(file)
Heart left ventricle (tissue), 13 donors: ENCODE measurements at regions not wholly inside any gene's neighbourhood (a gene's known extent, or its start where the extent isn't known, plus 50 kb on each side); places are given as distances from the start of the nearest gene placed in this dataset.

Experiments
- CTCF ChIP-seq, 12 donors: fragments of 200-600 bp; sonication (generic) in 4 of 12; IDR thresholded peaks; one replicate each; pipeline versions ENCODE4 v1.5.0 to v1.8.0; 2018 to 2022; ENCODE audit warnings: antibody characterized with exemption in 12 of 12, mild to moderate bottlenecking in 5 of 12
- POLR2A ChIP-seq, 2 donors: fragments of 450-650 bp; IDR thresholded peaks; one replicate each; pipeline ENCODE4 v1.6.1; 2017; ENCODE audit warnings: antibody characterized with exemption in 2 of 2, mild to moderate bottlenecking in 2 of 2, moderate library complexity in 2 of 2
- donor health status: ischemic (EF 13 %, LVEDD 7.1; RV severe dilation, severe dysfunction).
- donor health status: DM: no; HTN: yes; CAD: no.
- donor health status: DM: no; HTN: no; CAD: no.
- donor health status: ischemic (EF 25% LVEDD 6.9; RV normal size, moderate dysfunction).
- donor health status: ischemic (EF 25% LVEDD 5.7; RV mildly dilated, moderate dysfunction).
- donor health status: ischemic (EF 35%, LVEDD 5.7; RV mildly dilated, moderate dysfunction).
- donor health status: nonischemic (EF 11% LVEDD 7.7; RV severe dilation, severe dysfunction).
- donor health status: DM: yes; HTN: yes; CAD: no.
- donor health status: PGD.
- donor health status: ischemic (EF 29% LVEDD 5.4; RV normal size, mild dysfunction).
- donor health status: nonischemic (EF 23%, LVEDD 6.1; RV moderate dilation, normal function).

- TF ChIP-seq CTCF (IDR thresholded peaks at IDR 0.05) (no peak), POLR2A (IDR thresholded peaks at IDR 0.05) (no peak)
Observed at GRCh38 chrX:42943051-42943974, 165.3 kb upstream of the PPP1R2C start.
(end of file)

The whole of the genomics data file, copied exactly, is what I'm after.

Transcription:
Heart left ventricle (tissue), 13 donors: ENCODE measurements at regions not wholly inside any gene's neighbourhood (a gene's known extent, or its start where the extent isn't known, plus 50 kb on each side); places are given as distances from the start of the nearest gene placed in this dataset.

Experiments
- CTCF ChIP-seq, 12 donors: fragments of 200-600 bp; sonication (generic) in 4 of 12; IDR thresholded peaks; one replicate each; pipeline versions ENCODE4 v1.5.0 to v1.8.0; 2018 to 2022; ENCODE audit warnings: antibody characterized with exemption in 12 of 12, mild to moderate bottlenecking in 5 of 12
- POLR2A ChIP-seq, 2 donors: fragments of 450-650 bp; IDR thresholded peaks; one replicate each; pipeline ENCODE4 v1.6.1; 2017; ENCODE audit warnings: antibody characterized with exemption in 2 of 2, mild to moderate bottlenecking in 2 of 2, moderate library complexity in 2 of 2
- donor health status: ischemic (EF 13 %, LVEDD 7.1; RV severe dilation, severe dysfunction).
- donor health status: DM: no; HTN: yes; CAD: no.
- donor health status: DM: no; HTN: no; CAD: no.
- donor health status: ischemic (EF 25% LVEDD 6.9; RV normal size, moderate dysfunction).
- donor health status: ischemic (EF 25% LVEDD 5.7; RV mildly dilated, moderate dysfunction).
- donor health status: ischemic (EF 35%, LVEDD 5.7; RV mildly dilated, moderate dysfunction).
- donor health status: nonischemic (EF 11% LVEDD 7.7; RV severe dilation, severe dysfunction).
- donor health status: DM: yes; HTN: yes; CAD: no.
- donor health status: PGD.
- donor health status: ischemic (EF 29% LVEDD 5.4; RV normal size, mild dysfunction).
- donor health status: nonischemic (EF 23%, LVEDD 6.1; RV moderate dilation, normal function).

- TF ChIP-seq CTCF (IDR thresholded peaks at IDR 0.05) (no peak), POLR2A (IDR thresholded peaks at IDR 0.05) (no peak)
Observed at GRCh38 chrX:42943051-42943974, 165.3 kb upstream of the PPP1R2C start.